By Hamid Haidary
The tiny roads of the Afghan village do not witness the cheer of kids, the muddy houses are destroyed and the survival villagers even cannot find a place to mourn the victims of the fatal air-raid.[utube]4P_DqT7BGXc[/utube]
It’s incredibly harsh to tolerate a second in Geranai, a remote village in Bala-Buluk district of the western Farah province, where the green rural area is heavily bombed and single smiling face can hardly be seen.
One or two are remaining from a family of 10 to 15 members and the village is mourning the deaths, exceeding 100.
"I am alone now – I have lost 19 of my dearest relatives, they were parts of my heart … I lost them all at a glance, why am I still alive?" tears dropping on the face of a 62 years old woman saying this, sat in a corner of her room which has no roof with broken windows and doors.
Everyone has a pain in the heart in the village, and many have lost their close relatives.
Mohammad, aged 62, said: "what can be a young son for his old dad and how it's possible for the father to see his only son dead.
I have seen it" Looking from the sky, the US-led air strikes destroying houses in Geranai village seem quite similar to Afghan villages bombed by the Soviets some decades ago."
Still the exact number of casualties cannot be accurately given with evidence despite Afghan and international investigation crews visit the scene to probe the incident.
Locals claim the casualties in three digits, but Afghan and the US officials have accepted that 59 non-combatants are hunted down, all now buried in a row in the village.
The only answer of the officials starting from Karzai ending to Obama is a single apology to the victims of the fatal air-strike.
"Regret cannot treat the pain in my heart and cannot bring back my four sons," Najeeba, another old mother, the only survivor of a family of 12 said.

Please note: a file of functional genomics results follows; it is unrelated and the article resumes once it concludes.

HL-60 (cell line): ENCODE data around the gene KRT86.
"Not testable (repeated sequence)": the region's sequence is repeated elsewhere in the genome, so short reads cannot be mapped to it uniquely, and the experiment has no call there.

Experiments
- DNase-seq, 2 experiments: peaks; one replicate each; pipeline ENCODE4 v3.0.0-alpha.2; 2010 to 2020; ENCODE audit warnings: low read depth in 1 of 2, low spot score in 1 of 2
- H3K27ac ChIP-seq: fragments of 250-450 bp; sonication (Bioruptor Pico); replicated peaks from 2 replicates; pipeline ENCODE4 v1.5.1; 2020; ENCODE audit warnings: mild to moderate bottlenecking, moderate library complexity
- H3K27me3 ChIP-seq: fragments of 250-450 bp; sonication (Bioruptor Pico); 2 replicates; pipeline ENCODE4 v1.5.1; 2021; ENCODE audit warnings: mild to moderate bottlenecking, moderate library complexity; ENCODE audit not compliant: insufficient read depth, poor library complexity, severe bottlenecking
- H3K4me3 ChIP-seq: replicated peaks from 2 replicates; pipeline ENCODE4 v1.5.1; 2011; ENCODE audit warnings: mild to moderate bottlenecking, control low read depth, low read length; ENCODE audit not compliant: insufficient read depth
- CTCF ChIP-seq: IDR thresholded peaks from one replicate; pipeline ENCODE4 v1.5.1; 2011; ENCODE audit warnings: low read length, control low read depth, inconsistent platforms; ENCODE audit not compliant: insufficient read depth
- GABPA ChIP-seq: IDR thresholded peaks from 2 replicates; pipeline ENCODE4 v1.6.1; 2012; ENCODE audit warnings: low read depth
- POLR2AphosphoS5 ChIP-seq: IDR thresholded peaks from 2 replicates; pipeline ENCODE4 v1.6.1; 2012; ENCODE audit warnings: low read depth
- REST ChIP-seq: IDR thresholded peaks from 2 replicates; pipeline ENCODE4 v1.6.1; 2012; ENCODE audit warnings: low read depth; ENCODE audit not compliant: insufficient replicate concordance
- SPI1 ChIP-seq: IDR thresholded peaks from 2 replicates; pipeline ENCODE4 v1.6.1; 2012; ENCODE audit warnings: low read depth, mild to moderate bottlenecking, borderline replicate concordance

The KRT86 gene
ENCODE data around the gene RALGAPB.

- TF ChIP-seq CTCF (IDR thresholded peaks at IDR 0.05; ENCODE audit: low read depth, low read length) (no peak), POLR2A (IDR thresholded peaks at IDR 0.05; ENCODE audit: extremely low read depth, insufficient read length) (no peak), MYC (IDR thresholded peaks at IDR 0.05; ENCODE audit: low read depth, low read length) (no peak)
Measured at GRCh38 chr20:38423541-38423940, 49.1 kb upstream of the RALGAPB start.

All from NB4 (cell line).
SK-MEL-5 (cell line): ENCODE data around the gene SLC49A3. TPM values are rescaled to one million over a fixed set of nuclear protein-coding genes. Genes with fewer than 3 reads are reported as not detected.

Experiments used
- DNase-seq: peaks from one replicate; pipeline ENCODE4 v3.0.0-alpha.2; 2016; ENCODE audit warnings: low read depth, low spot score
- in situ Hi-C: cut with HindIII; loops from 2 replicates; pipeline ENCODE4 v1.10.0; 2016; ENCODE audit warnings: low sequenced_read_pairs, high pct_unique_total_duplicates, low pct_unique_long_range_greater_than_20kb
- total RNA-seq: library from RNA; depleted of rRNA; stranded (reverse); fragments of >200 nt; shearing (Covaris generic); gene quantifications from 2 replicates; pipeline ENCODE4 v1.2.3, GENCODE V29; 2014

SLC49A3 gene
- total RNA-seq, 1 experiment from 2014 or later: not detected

Human Rights Watch termed the bombing a huge tragedy in Afghanistan.
The Human Rights Watch criticising the bombing, said such incidents occure due to the lack of proper intelligence.
Farah air strikes undermined the effectiveness of NATO-US mission in Afghanistan, a Human Rights Watch Official said.
Coalition officials in Kabul said the operations conducted by them was aimed to back the ground troops where they were heavily fighting with the militants in the district.
The strike burst out after the Taliban executed three locals for charges of cooperating with government officials, the Coalition spokesman said.
"The cops went to observe the scene, but they were ambushed, the ANA reinforced the police, but received fatalities and eventually the coalition troops following the ANA, called for close air support," Greg Julian, a coalition spokesman said.
The US official said their report will be revealed after the probe team assigned by President Karzai in Geranai village concludes the investigation.
The air strikes are 'not acceptable' and dropping air bombs cannot defeat the terrorism, but kills innocent civilians, Karzai told CNN in Washington on Friday.